The Jewish community of Manila reached its maximum population of about 2,500 members by the end of 1941, having increased eightfold since it first received refugees in 1937. This once American-dominated Jewish community that had saved the lives of well over 1300 European Jews from probable extermination in the Holocaust, faced an unexpected persecution of its own. An amazing turn of events put the fate of the American Jews into the hands of the German refugee Jews when the Japanese entered Manila in December 1941 and summarily interned all "enemy alien" civilians in University of Santo Tomas Internment Camp (STIC), and later at the Los Baños Internment Camp and the old Bilibid prison in Manila.
It is important to realize that the mechanics of the refugee rescue plan in Manila involved many different people and agencies in the Philippines, in the United States, and in Germany. While it was important to have the cooperation and consent of President Quezon in this refugee rescue plan, all issues of Philippine foreign affairs was still totally in the hands of the U.S. State Department and would be until the Philippines was granted independence in 1946. What is unique to the rescue of refugee Jews in the Philippines is that the Jewish Community in Manila was granted authority by High Commissioner Paul McNutt and Philippine President Quezon to operate a selection committee to choose those who would be granted visas by the U.S. State Department. By an application and review process, Jewish refugees in Germany and Austria obtained visas for immigration from U.S. consular officers who had been instructed by the U.S. State Department to issue visas based on recommendations from the JRC in Manila. This successful Frieder-McNutt selection rescue plan led to the larger resettlement rescue plan that focused on the island of Mindanao as a destination for the mass resettlement of 10,000 refugee Jews. For the refugees who did manage to settle in the Philippines, the JRC organised committees to aid in finding employment and new homes for them in Manila. Though relatively modest in numbers when compared to the number of refugees worldwide, the newly arrived refugees nearly overwhelmed the small Jewish community of Manila, multiplying its numbers relatively overnight. An ironic turn of events occurred when all rescue plans halted with the invasion and occupation of the Philippines during WWII.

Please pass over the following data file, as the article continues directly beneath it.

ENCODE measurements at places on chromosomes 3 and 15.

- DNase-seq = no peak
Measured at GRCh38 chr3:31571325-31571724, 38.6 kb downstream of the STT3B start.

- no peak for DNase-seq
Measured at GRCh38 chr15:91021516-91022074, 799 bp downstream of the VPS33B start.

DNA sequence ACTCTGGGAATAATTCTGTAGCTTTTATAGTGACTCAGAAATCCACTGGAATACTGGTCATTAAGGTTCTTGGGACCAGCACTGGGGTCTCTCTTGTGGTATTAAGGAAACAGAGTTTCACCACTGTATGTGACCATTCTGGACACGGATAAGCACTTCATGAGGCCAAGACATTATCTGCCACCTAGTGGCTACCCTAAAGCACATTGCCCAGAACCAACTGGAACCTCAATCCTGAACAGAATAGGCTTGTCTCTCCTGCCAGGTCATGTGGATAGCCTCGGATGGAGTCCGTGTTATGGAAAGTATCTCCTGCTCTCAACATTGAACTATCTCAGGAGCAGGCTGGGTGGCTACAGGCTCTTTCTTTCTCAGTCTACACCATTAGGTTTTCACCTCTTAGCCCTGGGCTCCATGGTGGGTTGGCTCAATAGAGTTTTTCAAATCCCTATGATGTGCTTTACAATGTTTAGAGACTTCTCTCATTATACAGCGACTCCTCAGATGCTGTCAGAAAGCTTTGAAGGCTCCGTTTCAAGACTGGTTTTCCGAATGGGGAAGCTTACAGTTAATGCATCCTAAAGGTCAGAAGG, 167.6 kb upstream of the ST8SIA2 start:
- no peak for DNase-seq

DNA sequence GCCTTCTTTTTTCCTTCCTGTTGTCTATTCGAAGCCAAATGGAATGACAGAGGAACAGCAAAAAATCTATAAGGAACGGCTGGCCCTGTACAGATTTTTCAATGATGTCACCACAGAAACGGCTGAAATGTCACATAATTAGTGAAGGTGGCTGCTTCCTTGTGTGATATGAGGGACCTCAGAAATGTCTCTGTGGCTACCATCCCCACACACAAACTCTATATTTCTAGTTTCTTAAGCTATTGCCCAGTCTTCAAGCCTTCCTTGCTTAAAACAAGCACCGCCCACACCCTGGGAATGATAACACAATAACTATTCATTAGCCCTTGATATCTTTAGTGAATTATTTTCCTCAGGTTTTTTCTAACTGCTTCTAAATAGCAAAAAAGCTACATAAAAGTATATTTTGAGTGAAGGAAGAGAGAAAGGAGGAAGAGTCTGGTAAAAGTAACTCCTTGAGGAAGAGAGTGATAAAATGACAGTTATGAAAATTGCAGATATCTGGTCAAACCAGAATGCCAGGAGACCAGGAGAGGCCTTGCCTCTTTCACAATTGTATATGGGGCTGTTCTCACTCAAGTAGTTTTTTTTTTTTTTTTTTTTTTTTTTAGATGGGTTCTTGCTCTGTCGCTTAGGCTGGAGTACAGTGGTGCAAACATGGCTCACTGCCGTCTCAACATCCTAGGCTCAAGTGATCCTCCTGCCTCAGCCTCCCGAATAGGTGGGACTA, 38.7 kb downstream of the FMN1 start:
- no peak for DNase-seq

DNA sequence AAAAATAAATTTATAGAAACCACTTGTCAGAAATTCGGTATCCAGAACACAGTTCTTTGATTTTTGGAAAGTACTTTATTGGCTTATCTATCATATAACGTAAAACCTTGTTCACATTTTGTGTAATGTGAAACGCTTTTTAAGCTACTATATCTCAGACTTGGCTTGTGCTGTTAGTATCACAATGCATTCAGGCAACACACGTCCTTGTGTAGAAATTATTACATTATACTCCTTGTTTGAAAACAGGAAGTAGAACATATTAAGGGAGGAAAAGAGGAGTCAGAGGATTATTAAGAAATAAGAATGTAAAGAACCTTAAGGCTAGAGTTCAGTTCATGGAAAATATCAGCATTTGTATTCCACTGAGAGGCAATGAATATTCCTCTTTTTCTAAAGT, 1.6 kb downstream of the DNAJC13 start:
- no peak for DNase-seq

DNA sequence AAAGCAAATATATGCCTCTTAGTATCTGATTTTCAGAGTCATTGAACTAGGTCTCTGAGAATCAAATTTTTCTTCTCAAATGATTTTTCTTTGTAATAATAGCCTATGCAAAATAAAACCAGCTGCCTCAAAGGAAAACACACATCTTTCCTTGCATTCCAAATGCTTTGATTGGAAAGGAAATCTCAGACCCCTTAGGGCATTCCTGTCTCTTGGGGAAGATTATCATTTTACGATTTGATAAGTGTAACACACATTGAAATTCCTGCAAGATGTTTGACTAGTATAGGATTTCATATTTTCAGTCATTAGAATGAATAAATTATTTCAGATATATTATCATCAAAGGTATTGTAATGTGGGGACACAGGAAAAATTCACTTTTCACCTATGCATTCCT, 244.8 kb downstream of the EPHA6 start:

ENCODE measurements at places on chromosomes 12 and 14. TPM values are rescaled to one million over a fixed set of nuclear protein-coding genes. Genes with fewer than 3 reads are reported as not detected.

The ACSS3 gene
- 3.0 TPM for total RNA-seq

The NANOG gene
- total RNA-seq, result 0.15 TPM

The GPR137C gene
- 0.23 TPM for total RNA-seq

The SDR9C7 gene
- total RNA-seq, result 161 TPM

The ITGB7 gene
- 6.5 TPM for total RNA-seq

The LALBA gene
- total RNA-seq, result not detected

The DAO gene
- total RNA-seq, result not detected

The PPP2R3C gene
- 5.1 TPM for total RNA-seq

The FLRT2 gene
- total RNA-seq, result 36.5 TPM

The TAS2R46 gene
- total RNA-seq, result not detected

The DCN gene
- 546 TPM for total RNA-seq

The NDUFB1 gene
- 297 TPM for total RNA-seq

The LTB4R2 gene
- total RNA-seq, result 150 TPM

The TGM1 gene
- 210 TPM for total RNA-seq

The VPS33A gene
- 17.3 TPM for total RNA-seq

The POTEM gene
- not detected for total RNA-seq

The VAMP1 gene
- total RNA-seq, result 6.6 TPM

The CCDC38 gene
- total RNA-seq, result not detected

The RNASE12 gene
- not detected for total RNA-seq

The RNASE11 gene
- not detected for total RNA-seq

Manila then received 30 German Jewish refugee families from Shanghai, which then started a larger program that would eventually rescue 1300 refugee Jews from Europe between 1937 and 1941, the largest influx of Jews in Philippine history.  in 1938.annexed Austria to Germany Adolf Hitler when , Austrian Jews were able to escape to other countries, including the Philippines,Austria-General in Consul, the Chinese Feng-Shan Ho These Jews had already been deprived of their German citizenship, and the Gestapo presence that was taking root in Japanese areas threatened Jewish existence in Shanghai as well. When the Sino-Japanese War broke out in 1937, the JRC received a telegram from Shanghai asking for assistance for Shanghai's refugee Jews. With the help of  It was during the era of the